The door clicked open, revealing Olivia in a dark red jumper and pyjama bottoms. The chocolate lab, Sadia, peeked from between Olivia’s legs. “Hey Molly,” Olivia said, and she ruffled her messy hair, “I wasn’t expecting you to stop by.”

“I know,” Molly replied quietly – and oh, her voice sounded terrible. She had cried most of the afternoon, and part of the evening, only stopping once she had grown too tired to carry on. Biting down on her lip, Molly dropped her gaze. Her coily black hair was shoved up in a careless puff at the back of her head, her eyes were red, and she must have looked absolutely awful.

Olivia must have caught on, because her eyes went wide and then she was stepping aside to let Molly slink past. “Come inside where it’s warm,” Olivia said quietly, “what’s wrong. Is it Jason?”

Jason. If she never heard that name again, she’d be glad. She slipped inside the hall, and the burst of warmth brought her some relief. Sadie watched her from beside Olivia – and if a dog could look sympathetic, she did. “I told Jason about the test results,” she spoke, but she fixed her gaze on Sadie, not Olivia. “We’ve been trying for kids for almost a year, I think he knew something was wrong. This confirmed it, and he said…” she trailed off, words catching in her throat.

Olivia didn’t need to hear the rest. Nudging past Sadie, she reached out to envelop Molly in her arms. Usually, Molly didn’t appreciate hugs – but Olivia had this strangely keen sense of knowing exactly what it was that Molly needed. Their arms tangled as Olivia looped them around Molly’s shoulders, and for a long time, the two of them just stood there.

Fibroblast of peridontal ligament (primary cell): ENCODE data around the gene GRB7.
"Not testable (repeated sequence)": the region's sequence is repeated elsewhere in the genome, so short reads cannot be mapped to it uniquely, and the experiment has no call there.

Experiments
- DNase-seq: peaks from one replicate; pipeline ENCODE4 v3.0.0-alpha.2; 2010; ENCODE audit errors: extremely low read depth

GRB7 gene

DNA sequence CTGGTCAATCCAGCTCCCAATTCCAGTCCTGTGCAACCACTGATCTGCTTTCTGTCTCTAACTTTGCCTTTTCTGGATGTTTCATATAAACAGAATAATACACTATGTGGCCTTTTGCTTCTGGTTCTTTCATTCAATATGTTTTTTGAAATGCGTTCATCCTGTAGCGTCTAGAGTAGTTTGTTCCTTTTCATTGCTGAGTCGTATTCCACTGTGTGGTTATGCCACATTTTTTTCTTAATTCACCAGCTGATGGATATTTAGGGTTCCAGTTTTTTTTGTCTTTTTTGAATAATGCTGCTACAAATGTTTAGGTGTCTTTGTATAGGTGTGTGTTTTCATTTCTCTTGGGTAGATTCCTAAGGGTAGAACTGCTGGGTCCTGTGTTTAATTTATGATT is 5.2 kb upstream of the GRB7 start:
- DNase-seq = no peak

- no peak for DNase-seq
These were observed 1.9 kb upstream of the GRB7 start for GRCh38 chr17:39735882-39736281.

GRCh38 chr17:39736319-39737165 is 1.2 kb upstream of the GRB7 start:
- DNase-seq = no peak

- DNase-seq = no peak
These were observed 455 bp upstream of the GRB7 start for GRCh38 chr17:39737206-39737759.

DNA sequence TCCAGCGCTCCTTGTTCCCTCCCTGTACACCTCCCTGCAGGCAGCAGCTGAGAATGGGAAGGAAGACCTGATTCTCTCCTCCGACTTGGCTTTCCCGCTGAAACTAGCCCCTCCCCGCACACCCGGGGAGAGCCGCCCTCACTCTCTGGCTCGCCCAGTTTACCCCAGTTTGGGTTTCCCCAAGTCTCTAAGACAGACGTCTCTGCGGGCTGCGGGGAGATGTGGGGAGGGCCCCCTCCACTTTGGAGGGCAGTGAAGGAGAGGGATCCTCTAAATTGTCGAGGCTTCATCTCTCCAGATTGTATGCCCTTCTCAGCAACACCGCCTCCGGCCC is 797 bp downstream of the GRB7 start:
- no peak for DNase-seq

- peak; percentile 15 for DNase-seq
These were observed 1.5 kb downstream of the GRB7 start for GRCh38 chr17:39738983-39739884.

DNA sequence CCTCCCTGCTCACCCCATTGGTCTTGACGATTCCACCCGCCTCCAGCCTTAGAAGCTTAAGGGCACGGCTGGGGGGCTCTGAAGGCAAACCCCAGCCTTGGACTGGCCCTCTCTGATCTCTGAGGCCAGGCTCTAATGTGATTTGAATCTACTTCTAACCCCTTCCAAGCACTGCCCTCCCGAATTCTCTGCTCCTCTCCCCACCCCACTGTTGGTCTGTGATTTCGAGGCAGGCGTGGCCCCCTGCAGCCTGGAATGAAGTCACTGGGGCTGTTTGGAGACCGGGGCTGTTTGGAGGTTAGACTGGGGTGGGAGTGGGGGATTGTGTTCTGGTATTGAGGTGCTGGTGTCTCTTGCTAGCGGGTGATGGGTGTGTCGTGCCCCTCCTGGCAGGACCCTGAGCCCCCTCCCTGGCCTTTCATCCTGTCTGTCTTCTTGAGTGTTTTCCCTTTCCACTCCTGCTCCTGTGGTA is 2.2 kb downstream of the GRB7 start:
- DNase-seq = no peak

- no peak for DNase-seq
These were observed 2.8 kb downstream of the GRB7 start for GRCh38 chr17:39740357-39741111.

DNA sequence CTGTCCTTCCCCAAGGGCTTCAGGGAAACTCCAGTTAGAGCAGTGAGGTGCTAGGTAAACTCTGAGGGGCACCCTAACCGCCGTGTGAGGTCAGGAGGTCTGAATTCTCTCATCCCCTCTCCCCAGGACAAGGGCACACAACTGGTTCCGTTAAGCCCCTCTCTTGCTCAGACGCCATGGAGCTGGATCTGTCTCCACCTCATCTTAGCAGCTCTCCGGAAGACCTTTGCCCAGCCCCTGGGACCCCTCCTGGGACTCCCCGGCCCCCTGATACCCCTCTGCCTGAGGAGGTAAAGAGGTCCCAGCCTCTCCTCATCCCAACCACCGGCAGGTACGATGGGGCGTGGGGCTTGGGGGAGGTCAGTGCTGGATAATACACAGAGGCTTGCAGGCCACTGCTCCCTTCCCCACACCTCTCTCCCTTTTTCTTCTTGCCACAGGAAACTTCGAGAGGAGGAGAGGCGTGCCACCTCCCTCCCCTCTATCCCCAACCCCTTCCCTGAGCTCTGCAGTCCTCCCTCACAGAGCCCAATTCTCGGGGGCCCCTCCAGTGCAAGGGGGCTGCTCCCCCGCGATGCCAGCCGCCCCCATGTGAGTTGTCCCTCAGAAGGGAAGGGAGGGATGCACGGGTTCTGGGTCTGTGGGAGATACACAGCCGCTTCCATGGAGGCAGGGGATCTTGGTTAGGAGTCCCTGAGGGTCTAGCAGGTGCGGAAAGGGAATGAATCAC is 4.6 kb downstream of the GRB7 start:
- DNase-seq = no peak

“You don’t need to tell me the details,” Olivia said, squeezing her close, “but was it bad?”

The words refused to come out. Molly’s throat felt as if it was closing up as if so much as thinking about what happened might clog her throat and suffocate her. Instead, she only clung tighter, feeling her heartbeat thud against her ribs, and buried her face in Olivia’s shoulder.

“He knew it was a possibility,” Olivia murmured, “that was the whole point of seeing a doctor. Give him time and I’m sure he’ll come around.”

Molly’s hands clenched as she thought of Jason, the man she thought loved her. The words, previously stuck, spilling out all at once. “He broke up with me,” she snapped, “said he wasn’t going to be with someone who couldn’t give him the one thing he wanted. Like I’m not even a person to him, just some kind of baby machine that’s failed its purpose.” Her breath hitched, and all she felt was a strike of anger that someone – someone she loved – could have been so horrible.